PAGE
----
"To train self-supporting, spiritual leaders who are equipped for holistic rural ministry in Central Africa."
Our goal is not to train professional, full-time preachers as ths primarily a western concept and one that few African churches can support. And, because we do not believe that preachers ought to be paid by foreign support, our goal is to train men with the ability to support themselves in ministry. And, since we are training leaders for rural ministry, Daybreak provides extensive training in agriculture (using drip-irrigation and raising chickens). Daybreak is also intently committed to developing and training spiritual leaders, not necessarily church leaders nor preachers. Although most of our graduates are likely to become church leaders and self-supporting preachers, this is not the ultimate goal. Just because one is a preacher or church leader does not mean he is a spiritual leader. Thus, the heart of our training at Daybreak is primarily focused on spiritual transformation and character development.
Ministerial training at Daybreak is very practical, hands-on. Training that is limited to the classroom is insufficient. It must also incorporate practical experience. Students must be given time outside the classroom to put into practice what they learn in the classroom. One area of particular importance is training students how to make disciples (which involves much more than making a convert, baptizing them, and planting a church). Making disciples requires a great deal more time and effort as it requires a total transformation of life. Thus, students are given a great deal of time to engage in actual disciple-making. Likewise, students learn how to succeed as farmers by doing it. After three months of agricultural training, students become self-supporting for the rest of their training at Daybreak (three years). The hope is that our students will become experts in agriculture and will be able to train others how to be sucessful farmers when they return to their home villages.
Students are also trained in many other types of ministry. Besides disciple-making and agriculture, our students are trained in how to be community school techers, village healthcare officers, how to organize their churches and communities to care for orphans and children in need, food preservation, HIV-AIDS prevention, santitation, nutrition, and many other such skills. The goal is to train our students for holistic ministrry (both spiritual and humanitarian) so that when they return to their villages, they will be able to make a significant contribution to the spiritual and physical well-being of the people of their community.
The Mission of God
The Mission of God is first revealed in Gen 12:1-3. It is in this passage that God reveals his plan to salvage and redeem cursed humanity. God tells Abraham that he is going to bless him; but, not just for Abraham's benefit. God has a bigger purpose in mind. He wants to bless Abraham so that through him all peoples of the early might be blessed. In other words, it is here that God reveals to us his plan to work with and through a chosen humanity to redeem all humanity. A careful study of the Bible reveals that God's plan grew to involve Israel (chosen seed of Abraham). Unfortunately, however, Israel failed to be a blessing to the nations. But, then, as we turn to the New Testament, it becomes clear that God's plan was finally realized in Jesus (promised seed of Abraham). It is in Christ and through His body (disciples of Christ who are the spiritual seed of Abraham) that God is now working to bless and redeem a lost and broken world.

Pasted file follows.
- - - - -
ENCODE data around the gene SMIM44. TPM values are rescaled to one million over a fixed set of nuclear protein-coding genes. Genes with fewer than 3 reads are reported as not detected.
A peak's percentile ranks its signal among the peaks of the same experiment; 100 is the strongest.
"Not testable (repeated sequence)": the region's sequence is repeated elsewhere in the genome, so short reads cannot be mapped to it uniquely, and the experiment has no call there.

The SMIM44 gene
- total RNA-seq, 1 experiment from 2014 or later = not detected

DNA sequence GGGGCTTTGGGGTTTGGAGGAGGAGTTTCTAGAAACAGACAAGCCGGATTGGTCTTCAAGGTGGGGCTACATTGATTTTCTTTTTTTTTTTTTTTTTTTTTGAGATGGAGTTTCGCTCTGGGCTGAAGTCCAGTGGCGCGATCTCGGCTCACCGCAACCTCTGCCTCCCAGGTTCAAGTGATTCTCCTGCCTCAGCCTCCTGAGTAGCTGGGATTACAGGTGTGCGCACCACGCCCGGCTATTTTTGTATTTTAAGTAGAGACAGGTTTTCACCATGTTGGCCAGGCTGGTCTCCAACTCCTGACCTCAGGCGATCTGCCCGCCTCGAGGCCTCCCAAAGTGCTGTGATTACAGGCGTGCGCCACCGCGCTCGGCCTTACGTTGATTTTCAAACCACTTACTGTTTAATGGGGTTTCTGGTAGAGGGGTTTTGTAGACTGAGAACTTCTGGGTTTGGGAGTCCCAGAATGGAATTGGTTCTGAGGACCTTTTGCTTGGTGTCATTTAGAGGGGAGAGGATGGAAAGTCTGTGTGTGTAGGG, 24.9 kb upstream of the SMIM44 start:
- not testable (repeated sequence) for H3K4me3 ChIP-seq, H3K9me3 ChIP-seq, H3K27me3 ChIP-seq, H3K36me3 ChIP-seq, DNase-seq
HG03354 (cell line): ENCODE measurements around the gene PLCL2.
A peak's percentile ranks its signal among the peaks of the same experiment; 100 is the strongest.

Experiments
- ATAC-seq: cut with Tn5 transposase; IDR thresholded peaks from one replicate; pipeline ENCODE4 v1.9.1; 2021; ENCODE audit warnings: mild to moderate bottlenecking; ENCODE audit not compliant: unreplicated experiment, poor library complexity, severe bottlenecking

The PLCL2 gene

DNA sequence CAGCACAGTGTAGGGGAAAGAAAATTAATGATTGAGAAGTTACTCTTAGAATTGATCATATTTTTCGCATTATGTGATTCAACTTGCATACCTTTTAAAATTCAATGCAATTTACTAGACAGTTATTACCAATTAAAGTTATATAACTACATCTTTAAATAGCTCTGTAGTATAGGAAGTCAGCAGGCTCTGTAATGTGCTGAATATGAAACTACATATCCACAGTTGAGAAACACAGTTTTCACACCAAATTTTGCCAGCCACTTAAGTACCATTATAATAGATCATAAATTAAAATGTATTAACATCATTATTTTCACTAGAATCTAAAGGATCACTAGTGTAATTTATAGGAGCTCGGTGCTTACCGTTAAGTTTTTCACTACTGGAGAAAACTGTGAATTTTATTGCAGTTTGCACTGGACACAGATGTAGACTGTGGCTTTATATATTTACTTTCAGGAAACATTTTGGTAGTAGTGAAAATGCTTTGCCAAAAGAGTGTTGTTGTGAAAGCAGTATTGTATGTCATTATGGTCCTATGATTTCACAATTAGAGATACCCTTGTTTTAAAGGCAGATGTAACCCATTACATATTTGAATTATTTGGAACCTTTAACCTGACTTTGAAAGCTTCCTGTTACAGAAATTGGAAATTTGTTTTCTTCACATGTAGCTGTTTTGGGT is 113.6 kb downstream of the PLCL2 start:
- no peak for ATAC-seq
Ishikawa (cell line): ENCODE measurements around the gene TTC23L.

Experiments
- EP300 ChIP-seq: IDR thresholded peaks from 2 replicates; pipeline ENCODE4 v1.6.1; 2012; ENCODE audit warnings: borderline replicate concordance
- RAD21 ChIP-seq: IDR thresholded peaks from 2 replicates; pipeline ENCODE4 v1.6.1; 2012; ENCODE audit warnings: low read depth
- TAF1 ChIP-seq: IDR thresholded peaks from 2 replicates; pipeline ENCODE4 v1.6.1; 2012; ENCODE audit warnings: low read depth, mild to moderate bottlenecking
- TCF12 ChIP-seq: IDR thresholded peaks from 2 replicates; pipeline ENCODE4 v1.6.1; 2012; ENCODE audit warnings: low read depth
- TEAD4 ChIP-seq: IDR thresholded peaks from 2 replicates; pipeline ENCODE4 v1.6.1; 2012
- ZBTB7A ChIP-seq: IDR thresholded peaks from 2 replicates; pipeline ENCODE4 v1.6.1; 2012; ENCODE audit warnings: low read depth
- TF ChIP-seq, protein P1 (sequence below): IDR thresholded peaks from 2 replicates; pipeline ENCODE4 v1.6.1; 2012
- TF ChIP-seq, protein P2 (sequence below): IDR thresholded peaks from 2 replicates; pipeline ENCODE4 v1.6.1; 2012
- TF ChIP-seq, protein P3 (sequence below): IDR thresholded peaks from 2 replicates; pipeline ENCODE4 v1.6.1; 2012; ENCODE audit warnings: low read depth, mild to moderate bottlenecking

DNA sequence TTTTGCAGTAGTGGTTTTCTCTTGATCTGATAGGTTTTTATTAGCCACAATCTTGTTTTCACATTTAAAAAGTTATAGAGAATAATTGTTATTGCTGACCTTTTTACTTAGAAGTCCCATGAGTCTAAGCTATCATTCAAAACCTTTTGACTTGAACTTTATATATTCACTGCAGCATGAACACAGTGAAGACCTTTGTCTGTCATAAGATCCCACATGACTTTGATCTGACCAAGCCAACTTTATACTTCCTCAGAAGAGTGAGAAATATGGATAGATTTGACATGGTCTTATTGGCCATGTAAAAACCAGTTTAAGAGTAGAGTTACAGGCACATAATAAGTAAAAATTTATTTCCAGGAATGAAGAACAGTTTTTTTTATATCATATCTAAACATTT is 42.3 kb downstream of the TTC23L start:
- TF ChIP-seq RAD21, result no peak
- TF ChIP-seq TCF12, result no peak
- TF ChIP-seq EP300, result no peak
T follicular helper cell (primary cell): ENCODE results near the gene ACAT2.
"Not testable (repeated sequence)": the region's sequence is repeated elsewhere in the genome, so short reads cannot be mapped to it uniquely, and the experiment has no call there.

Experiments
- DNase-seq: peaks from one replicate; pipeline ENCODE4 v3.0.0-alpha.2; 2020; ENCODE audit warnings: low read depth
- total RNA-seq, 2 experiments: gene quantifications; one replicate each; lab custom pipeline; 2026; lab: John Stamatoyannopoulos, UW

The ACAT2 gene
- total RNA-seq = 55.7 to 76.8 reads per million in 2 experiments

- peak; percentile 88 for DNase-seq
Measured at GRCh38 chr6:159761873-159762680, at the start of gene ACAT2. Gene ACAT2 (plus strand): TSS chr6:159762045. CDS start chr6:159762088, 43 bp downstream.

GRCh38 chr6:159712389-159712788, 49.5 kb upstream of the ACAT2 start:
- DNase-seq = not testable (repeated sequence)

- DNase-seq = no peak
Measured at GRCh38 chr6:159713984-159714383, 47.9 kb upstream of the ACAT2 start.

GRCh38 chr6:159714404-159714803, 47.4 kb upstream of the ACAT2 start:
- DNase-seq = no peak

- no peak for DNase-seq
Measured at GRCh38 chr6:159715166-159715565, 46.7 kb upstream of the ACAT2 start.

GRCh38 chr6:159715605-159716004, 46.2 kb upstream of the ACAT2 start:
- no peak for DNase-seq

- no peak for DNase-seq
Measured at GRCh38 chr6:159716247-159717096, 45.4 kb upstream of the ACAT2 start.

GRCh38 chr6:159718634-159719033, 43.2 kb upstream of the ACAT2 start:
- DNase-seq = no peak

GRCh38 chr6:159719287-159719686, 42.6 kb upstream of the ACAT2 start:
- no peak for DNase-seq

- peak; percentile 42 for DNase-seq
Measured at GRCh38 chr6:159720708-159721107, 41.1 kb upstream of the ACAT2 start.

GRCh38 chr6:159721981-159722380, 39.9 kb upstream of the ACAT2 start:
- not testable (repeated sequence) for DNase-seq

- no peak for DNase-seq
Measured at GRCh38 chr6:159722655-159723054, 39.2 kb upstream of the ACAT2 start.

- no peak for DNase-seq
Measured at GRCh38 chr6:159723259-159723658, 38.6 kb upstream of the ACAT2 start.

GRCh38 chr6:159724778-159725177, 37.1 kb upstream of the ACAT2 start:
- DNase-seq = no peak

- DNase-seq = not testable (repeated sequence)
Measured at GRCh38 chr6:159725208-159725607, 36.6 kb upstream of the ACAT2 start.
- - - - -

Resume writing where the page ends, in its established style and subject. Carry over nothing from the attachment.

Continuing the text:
But, God's plan to bless humanity through Christ and his church is not limited to spiritual matters alone (e.g. eternal salvation). God's plan is wholistic and all-encompassing. This is most evident in the life and teaching of Jesus, for when he came to establish God's kingdom of earth (return of God's rule on earth), he came telling people the good news (that the kingdom and a new blessed age had arrived) and healing the sick (ministering to people both in body and in spirit). Read Matt 4:23-25 and Mt 9:35. His ministry and teaching sought to make men whole again. Then, in the very next chapter (Mt 10), Jesus sent his disciples out to do the same thing: announce the good news and minister to people's needs.
Hence, it is our belief that the mission of God is wholistic and relevant to all of life. Faith in Christ and discipleship should transform the whole man and make a difference in every facet of his life and his community. To be "lost" is a condition that is evidenced in many ways: spiritually, physically, economically, and relationally (communal). Sin has touched every facet of human existence, causing sickness and death, war and oppression, poverty and injustice, pain and suffering, etc. The mission of God seeks to reverse what sin has produced and restore human life back to God's original intent (state of blessedness in relation to God).
Hence, the mission of God not only seeks to redeem men spiritually for eternity (life after death), but it also seeks to redeem all of human life. To advance the kingdom of God is to advance the age of God's rule which leads to renewal and rebirth (both in this life and beyond). To advance the kingdom of God is to overthrow the powers of evil and to redeem men for God's purposes. It is to bring an end to destructive and oppressive domains of evil throughout the world and to replace them with the rule of God (justice, peace, and righteousness). Not only does this work renew individual human lives, but it also transforms and redeems families and human communities. It is, therefore, the kingdom of God that offers hope to the world (especially the poor and oppressed). To announce the kingdom of God is to announce the end of human suffering and oppression. A new age is dawning in which good will triumph over evil!